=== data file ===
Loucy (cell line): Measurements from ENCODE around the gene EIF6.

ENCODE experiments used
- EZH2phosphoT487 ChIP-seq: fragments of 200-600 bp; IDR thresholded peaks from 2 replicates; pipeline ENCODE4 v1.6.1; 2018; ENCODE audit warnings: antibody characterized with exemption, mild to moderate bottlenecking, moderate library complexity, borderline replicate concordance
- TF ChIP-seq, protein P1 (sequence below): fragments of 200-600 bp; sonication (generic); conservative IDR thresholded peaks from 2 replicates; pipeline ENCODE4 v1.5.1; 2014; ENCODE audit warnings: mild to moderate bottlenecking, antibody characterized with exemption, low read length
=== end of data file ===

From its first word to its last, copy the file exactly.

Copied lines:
Loucy (cell line): Measurements from ENCODE around the gene EIF6.

ENCODE experiments used
- EZH2phosphoT487 ChIP-seq: fragments of 200-600 bp; IDR thresholded peaks from 2 replicates; pipeline ENCODE4 v1.6.1; 2018; ENCODE audit warnings: antibody characterized with exemption, mild to moderate bottlenecking, moderate library complexity, borderline replicate concordance
- TF ChIP-seq, protein P1 (sequence below): fragments of 200-600 bp; sonication (generic); conservative IDR thresholded peaks from 2 replicates; pipeline ENCODE4 v1.5.1; 2014; ENCODE audit warnings: mild to moderate bottlenecking, antibody characterized with exemption, low read length